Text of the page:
The old moderation trap

February 02, 1997|By Peter A. Jay

HAVRE DE GRACE -- County Executive Chuck Ecker stirs like a sleepy bear out there in his Howard County den, blinking in the winter sunshine and making some vaguely gubernatorial noises. And from the Ellen Sauerbrey wing of the Maryland Republican Party there arises a squeaky, panic-stricken ''Eek!''

Instantly, there is talk to the effect that if he becomes a candidate, Mr. Ecker will shatter the party's imagined unity, and make difficult if not impossible the task of ousting Parris Glendening from the governor's digs next year and replacing him with the first Republican chief executive in 30 years.

Good heavens, one wants to say to these timid souls, get a life! Where were all of you back in 1994, when Mrs. Sauerbrey, underfunded and the target of unprecedented media hostility and condescension, won the support of thousands of Democratic voters and came within a tainted whisker of winning the governorship?

Her achievement in 1994 didn't come about because her party was unified behind her in the primary. She won in September because she blew away her big-foot primary opposition. That victory gave her campaign momentum for the general election that it would never have managed otherwise. If her backers today bothered to think things through, they should welcome an Ecker challenge. It could awaken her supporters and energize her campaign.

Mr. Ecker is an able administrator who has done a good job in Howard County. A former Democrat, he's an affable man who's good with numbers and has plenty of bureaucratic experience, but not much political electricity. He looks more like someone who might head the General Services Administration than a governor.

Now see whom he's lined up as the two major wheelhorses for his campaign -- former Representative Helen Bentley and state Sen. Robert Neall. These two Republicans are favorites of the Baltimore Sun, which prefers so-called ''moderate'' Republicans who can pass for Democrats when the chips are down.

If they're the best Mr. Ecker can come up with, he'd better call in Dick Morris, because he's going to need campaign advice big-time.

Mrs. Bentley was effective enough when she was in office, in her eccentric way, but she's now become a professional sore loser. She was soundly defeated by Mrs. Sauerbrey in the 1994 primary and is still sour as an old pickle about it. Her interest in the 1998 election is revenge, pure and simple.

Mr. Neall is a former Anne Arundel County executive who didn't have the stomach to step forward when his party was seeking a candidate for governor. Now he's in the legislature, where he recently had trouble figuring out that if he tried to be both a senator and a registered lobbyist at the same time, it might not look well. He's not actually a loser, but he's certainly come to resemble one. And he's supposed to lead Chuck Ecker to victory?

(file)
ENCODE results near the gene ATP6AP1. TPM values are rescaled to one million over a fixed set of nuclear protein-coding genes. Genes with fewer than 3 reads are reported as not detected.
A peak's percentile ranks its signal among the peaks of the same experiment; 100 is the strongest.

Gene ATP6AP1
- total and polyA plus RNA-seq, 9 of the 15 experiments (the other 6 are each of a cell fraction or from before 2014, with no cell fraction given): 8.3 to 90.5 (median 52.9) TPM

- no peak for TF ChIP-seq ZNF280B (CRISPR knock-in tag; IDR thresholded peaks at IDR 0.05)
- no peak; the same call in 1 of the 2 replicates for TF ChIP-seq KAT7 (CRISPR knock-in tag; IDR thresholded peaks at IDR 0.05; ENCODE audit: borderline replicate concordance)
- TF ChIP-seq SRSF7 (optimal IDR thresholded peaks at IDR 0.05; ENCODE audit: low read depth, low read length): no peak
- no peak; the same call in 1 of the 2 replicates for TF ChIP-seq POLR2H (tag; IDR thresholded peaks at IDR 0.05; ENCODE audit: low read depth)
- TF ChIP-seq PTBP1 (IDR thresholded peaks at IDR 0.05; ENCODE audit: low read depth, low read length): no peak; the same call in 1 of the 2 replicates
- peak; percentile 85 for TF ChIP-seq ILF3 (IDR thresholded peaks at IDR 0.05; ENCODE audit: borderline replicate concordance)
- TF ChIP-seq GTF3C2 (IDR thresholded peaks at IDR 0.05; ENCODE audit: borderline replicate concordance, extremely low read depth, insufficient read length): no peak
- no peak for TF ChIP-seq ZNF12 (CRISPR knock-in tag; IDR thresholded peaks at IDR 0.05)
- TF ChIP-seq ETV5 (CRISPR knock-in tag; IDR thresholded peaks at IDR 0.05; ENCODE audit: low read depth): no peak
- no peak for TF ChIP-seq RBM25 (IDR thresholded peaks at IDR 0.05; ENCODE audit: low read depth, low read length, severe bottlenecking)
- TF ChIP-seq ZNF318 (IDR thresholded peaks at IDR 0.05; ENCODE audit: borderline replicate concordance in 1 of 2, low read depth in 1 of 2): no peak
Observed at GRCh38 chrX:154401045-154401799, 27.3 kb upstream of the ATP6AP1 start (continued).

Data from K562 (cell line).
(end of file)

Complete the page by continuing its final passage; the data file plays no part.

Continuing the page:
Moderates or right-wingers

By contrast, Mrs. Sauerbrey's campaign co-chairmen are John Gary, the current Anne Arundel executive, and Congressman Robert Ehrlich, Mrs. Bentley's successor in the Second District. These two may be moderates, as they'd probably call themselves, or right-wingers, as The Sun would say. But they're also winners.

In 1994, Mrs. Sauerbrey came so tantalizingly close to victory because she was willing to take some risks. She said what she believed, and proposed what she thought was right, including a cut in the Maryland income tax -- something Democrats at this session of the legislature are tumbling over one another to enact.

Mrs. Sauerbrey's 1994 primary rival, Mrs. Bentley, considered herself the leader and tried to sit on her lead. She took no controversial positions and, when pressed, spouted ambiguities. As a strategy it failed miserably, and it's mildly ironic now to see the Sauerbrey campaign hunkering down into a front-runner's defensive crouch.

As to so-called ''moderation,'' which is supposed to be Mr. Ecker's ace in the hole, it's the old trap into which Maryland Republican candidates commonly fall. They're persuaded, often by the media, that unless they sound more like Democrats, they may win primaries but they'll lose general elections. Yet the voters repeatedly conclude that if the choice is between a Democrat and a Democrat in drag, they might as well go for the real thing.

The Ellen Sauerbrey of 1994 has nothing to fear from a Chuck Ecker candidacy. But if the prospect of such a thing continues to induce panic in the ranks of her campaign, we'll know that there's a weaker Sauerbrey getting ready to run in 1998.

Peter A. Jay is a writer and farmer.

Pub Date: 2/02/97

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